Election Live 2017; English votes in Wellington before bus tour to Auckland; National leads in polls

Updated

Police reported a man set himself on fire in the grounds outside Parliament this afternoon and is in a critical condition at the scene. Bernard Hickey reports from the campaign trail.

"Police are assisting fire and ambulance at Parliament grounds where a man has reportedly set himself on fire," police said in a statement shortly after 4pm this afternoon.

"Ambulance are with the man currently, who's reportedly in a critical condition," police said.

Reporters and others have been blocked from viewing the scene. RNZ and Stuff reporters at the scene have reported the man appeared to be a lone protestor with placards lying beside him on the ground.

We will provide more details as they come to hand.

English votes in Wellington

Bill English has voted this morning in Wellington before jumping on a National bus to drive up to Auckland. Meanwhile, there are just two days of campaigning to go and the final public poll will be released tonight. Bernard Hickey reports from the campaign trail.

If the results of Newshub's Reid Research poll due at 6pm are anything like the same poll taken a week ago then National will be confirmed as having re-taken poll position at the last minute in a race to a coronation, possibly by either New Zealand First or the Maori Party.

Last night TVNZ's Colmar Brunton poll showed National has surged back into a nine point lead over Labour. The poll taken between Saturday and Tuesday found support for National rose six percentage points to 46 percent in the last week, while support for Labour fell seven points to 37 percent.

Green support rose one point to eight percent and New Zealand First fell one point to 4.9 percent. The Opportunities Party edged up to 2.3 percent, its best result of the campaign. The Maori Party was at 0.5 percent and the ACT Party at 0.3 percent.

Jacinda Ardern's standing as preferred Prime Minister fell three points to 31 percent, while Bill English rose five points to 37 percent.

The Colmar Brunton poll is now more in line in with Reid Research's poll published last week, which showed National on 47.3 percent and Labour on 37.8 percent. The Reid Research poll also found New Zealand First at six percent and the Green Party at 4.9 percent. TOP was at 0.3 percent, the Maori Party was at 1.1 percent and ACT at 0.6 percent. The final Reid Research poll is expected to be released on Newshub tonight at 6pm on TV3.

Tax attack working

The latest poll showed National's concerted attacks on Labour's plans for 'seven new taxes' appears to have borne fruit over the last couple of weeks, wrestling momentum away from Labour and blunting the 'Jacinda Effect'.

Her decision last week to reverse her 'captain's call' to leave open the possibility of a capital gains tax (excluding the family home) in Labour's first term was a tacit acknowledgement it was hurting Labour's support among home owners and small business owners. National's suggestion it would become an inheritance tax and questions about how small businesses built off the family home were enough to worry many. Labour will have seen the reaction in its own private polling and focus-grouping.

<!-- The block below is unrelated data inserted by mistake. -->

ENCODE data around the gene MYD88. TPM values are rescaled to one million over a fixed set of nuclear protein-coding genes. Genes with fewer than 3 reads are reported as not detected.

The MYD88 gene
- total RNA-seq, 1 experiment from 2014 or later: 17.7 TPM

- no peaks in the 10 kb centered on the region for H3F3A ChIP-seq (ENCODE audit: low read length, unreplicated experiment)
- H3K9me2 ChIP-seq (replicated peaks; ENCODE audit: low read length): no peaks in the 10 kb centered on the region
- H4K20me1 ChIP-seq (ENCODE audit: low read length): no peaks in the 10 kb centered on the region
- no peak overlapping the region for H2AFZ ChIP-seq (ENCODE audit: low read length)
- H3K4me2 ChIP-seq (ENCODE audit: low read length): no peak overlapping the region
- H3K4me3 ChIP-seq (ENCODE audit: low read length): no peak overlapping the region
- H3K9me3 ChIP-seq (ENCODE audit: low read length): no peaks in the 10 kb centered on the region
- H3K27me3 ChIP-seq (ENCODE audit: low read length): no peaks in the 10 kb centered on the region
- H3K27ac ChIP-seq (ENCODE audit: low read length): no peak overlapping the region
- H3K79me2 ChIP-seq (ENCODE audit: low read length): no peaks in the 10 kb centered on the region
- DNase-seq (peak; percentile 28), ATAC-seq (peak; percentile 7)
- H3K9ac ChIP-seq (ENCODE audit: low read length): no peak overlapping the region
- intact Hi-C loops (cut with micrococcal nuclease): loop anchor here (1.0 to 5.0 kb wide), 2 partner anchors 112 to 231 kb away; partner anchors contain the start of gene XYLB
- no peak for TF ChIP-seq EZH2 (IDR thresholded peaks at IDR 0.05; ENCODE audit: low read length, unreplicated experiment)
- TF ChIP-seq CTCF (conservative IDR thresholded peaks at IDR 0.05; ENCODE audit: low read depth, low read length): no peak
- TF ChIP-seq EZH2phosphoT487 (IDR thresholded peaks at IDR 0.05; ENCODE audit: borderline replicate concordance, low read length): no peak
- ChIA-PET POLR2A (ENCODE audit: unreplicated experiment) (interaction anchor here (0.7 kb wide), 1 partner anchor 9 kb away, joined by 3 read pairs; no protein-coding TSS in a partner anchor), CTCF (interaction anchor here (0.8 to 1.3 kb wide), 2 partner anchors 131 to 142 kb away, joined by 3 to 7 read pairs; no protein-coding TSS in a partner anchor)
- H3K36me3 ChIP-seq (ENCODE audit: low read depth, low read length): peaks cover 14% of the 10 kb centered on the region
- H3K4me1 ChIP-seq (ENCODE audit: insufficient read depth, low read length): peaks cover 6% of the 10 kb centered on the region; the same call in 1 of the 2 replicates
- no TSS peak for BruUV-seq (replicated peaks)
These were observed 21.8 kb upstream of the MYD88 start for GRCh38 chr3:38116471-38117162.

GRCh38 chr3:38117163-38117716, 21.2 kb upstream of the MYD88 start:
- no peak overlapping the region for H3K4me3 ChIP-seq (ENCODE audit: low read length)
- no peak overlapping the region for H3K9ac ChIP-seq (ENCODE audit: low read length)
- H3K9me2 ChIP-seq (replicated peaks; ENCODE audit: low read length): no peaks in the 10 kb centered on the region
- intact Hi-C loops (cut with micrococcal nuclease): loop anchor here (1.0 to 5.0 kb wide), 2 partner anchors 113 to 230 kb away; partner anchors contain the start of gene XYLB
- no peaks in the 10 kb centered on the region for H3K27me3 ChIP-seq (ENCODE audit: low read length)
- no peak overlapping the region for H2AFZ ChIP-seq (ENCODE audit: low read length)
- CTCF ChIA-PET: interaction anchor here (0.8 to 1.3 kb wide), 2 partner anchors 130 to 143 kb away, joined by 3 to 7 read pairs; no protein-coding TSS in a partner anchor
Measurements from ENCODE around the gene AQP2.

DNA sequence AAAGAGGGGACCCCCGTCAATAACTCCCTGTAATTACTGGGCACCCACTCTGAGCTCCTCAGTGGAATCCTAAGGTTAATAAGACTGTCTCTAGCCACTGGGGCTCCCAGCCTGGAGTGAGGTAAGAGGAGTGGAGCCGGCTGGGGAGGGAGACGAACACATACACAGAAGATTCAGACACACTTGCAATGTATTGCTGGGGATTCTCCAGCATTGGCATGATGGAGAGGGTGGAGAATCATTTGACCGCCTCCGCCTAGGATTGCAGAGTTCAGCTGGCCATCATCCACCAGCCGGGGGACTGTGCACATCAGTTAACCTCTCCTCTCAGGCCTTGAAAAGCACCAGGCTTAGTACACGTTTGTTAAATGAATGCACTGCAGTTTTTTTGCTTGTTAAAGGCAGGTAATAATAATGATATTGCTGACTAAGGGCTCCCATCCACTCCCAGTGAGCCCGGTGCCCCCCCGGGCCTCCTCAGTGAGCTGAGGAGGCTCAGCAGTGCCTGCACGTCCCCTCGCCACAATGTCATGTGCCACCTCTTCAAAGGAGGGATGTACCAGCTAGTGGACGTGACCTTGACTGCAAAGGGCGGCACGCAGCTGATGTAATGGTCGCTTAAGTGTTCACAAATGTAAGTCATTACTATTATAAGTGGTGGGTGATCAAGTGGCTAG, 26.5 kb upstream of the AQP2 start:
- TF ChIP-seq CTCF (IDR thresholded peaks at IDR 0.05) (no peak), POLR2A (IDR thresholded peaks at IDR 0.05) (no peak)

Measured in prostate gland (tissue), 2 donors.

National's push in the regions to portray Labour's water royalty as a dangerous new tax that 'picked on' farmers appears to have served a double purpose of reinforcing Labour's tax plans to urban voters and pulling back conservative regional voters who may have been thinking of voting for New Zealand First.

National's surge this week has come partly at the expense of support for New Zealand First, although Labour's momentum has clearly stalled. The Colmar Brunton poll showed the Greens bouncing out of the danger zone at five percent, although it's worth noting that the polls have tended to over-estimate Green support by a couple of percentage points and under-estimate New Zealand First support by a similar amount.

If last night's results were replicated on election night then a variety of permutations of new Government are possible. A National-Maori-ACT Government is theoretically possible if the Greens don't make it into Parliament, given the redistribution of Green and TOP votes.

A Labour-Green-Maori Government is possible if New Zealand First fail to make it back into Parliament. A Labour-New Zealand First Government is possible, although less likely than it seemed a couple of weeks ago. A National-New Zealand First combination now looks the most likely if these poll results are replicated on Saturday. There remains a possibility National could govern alone if New Zealand First and Green were both to fall under the threshold, which would see more than 10 percent of the vote that is wasted redistributed to the main parties.

Key variables to watch

The key variables remain whether the Greens make it back in, whether New Zealand First again outperforms its polls, whether New Zealand First make it back in, the size of the wasted TOP vote and how many Maori Party MPs will make it into Parliament.

The number of variables is large enough and the swings in the polls in recent weeks have been wild enough that confidently predicting a particular flavour of Government is a fool's errand.

We'll all be up late on Saturday night glued to the Election Results pages.

Coming up...

Bill English will visit Johnsonville, Paraparaumu and Whanganui today before arriving in Taupo on National's final bus trip up the North Island to Auckland.

Jacinda Ardern will visit workers and students in Christchurch this morning before flying back for events in Wellington at Lyall Bay and Wainuiomata this afternoon and this evening.

Winston Peters will hold a rally on the Auckland waterfront around midday today.

James Shaw is holding campaign events in Auckland this afternoon.

Campaigning has to stop tomorrow night before Saturday's election.